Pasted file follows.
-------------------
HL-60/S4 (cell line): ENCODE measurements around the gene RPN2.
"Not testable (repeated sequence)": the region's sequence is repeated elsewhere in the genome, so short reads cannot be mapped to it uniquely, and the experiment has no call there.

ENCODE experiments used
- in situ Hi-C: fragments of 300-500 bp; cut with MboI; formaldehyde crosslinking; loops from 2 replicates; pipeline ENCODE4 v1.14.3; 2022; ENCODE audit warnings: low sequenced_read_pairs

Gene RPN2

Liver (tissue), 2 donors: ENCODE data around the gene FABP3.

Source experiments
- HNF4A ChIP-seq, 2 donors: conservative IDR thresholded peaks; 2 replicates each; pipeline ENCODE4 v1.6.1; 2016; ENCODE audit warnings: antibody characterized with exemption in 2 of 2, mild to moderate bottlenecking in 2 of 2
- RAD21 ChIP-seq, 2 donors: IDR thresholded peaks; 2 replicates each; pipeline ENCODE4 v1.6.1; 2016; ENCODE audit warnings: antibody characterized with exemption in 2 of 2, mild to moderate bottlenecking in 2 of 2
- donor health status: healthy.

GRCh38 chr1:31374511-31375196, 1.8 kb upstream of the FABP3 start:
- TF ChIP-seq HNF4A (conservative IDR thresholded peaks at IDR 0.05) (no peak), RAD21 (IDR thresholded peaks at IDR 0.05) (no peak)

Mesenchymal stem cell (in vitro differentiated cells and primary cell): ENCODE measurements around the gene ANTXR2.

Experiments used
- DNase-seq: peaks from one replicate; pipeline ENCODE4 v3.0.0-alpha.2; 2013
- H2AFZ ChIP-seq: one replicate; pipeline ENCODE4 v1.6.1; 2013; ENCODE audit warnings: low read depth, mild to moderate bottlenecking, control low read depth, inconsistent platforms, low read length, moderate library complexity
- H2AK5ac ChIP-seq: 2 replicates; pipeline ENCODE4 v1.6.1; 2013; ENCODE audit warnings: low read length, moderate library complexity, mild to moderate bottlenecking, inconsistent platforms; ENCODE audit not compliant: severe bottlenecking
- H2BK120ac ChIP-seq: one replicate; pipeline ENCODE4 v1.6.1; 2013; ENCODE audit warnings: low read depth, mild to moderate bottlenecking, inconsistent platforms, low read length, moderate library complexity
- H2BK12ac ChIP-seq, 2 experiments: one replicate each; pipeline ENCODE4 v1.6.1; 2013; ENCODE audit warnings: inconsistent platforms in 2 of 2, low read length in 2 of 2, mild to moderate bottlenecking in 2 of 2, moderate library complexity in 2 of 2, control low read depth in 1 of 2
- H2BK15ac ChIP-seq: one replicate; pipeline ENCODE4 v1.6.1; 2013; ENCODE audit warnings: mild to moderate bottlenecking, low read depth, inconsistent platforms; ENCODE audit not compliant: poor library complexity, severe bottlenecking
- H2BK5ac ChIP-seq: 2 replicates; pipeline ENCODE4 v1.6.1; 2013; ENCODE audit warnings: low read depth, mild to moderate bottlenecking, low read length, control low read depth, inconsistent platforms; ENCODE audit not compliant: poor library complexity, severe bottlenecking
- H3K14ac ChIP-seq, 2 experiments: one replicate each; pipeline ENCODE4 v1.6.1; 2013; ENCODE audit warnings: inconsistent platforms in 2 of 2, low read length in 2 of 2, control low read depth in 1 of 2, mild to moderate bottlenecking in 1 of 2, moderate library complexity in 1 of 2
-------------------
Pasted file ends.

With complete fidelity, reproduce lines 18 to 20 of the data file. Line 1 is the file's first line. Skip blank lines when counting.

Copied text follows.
- H2BK120ac ChIP-seq: one replicate; pipeline ENCODE4 v1.6.1; 2013; ENCODE audit warnings: low read depth, mild to moderate bottlenecking, inconsistent platforms, low read length, moderate library complexity
- H2BK12ac ChIP-seq, 2 experiments: one replicate each; pipeline ENCODE4 v1.6.1; 2013; ENCODE audit warnings: inconsistent platforms in 2 of 2, low read length in 2 of 2, mild to moderate bottlenecking in 2 of 2, moderate library complexity in 2 of 2, control low read depth in 1 of 2
- H2BK15ac ChIP-seq: one replicate; pipeline ENCODE4 v1.6.1; 2013; ENCODE audit warnings: mild to moderate bottlenecking, low read depth, inconsistent platforms; ENCODE audit not compliant: poor library complexity, severe bottlenecking